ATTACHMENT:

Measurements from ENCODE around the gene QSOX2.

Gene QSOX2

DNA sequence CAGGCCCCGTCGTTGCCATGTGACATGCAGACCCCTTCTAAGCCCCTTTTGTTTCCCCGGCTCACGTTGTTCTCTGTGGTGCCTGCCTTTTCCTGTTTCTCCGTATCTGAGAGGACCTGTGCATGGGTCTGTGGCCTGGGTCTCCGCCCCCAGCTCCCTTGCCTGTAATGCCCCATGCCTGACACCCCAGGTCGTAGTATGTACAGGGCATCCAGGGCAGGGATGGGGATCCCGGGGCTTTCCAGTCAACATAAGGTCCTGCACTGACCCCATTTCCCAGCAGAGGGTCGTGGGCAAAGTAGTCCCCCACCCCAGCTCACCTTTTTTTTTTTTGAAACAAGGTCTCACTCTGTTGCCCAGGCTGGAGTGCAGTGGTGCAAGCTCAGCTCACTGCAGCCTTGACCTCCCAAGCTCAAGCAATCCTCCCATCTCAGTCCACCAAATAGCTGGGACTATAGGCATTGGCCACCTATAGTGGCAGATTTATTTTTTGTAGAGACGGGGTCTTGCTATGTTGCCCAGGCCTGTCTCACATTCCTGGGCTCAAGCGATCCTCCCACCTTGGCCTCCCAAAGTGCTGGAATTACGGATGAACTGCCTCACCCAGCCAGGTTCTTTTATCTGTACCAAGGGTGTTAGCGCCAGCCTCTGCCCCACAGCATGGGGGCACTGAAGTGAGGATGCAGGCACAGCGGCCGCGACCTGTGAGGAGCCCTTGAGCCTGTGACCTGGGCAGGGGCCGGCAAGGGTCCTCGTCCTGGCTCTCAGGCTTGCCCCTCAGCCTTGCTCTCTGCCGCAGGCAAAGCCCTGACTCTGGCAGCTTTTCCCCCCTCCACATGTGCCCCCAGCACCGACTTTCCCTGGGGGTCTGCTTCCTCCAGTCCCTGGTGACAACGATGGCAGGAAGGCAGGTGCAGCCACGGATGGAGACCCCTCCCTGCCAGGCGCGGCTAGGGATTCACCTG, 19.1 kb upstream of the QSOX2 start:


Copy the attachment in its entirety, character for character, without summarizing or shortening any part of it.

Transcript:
Measurements from ENCODE around the gene QSOX2.

Gene QSOX2

DNA sequence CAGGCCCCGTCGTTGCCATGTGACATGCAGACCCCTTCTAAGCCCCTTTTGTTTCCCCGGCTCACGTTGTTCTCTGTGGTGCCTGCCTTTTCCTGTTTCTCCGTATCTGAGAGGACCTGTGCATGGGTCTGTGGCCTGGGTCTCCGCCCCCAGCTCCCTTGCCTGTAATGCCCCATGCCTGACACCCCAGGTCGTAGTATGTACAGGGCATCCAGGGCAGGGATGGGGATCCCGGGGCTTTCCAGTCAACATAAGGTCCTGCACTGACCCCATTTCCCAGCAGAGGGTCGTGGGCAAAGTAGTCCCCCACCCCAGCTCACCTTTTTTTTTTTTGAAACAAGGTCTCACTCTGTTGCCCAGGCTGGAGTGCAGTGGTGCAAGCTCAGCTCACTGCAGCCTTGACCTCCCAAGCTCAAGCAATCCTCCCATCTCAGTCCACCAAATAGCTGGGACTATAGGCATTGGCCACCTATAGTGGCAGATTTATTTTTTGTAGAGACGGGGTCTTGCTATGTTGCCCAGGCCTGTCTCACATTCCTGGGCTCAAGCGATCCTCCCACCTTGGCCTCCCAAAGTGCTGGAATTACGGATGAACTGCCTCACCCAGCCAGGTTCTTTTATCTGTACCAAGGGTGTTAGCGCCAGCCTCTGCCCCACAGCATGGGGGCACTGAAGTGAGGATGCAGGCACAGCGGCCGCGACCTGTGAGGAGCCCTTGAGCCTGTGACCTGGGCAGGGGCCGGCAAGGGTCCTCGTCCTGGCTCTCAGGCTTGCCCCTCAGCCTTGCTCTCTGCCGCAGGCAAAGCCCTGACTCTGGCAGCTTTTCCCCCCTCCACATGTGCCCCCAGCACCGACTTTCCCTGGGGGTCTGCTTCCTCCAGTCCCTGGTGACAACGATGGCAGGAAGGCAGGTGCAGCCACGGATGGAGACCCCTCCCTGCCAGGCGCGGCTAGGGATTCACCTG, 19.1 kb upstream of the QSOX2 start: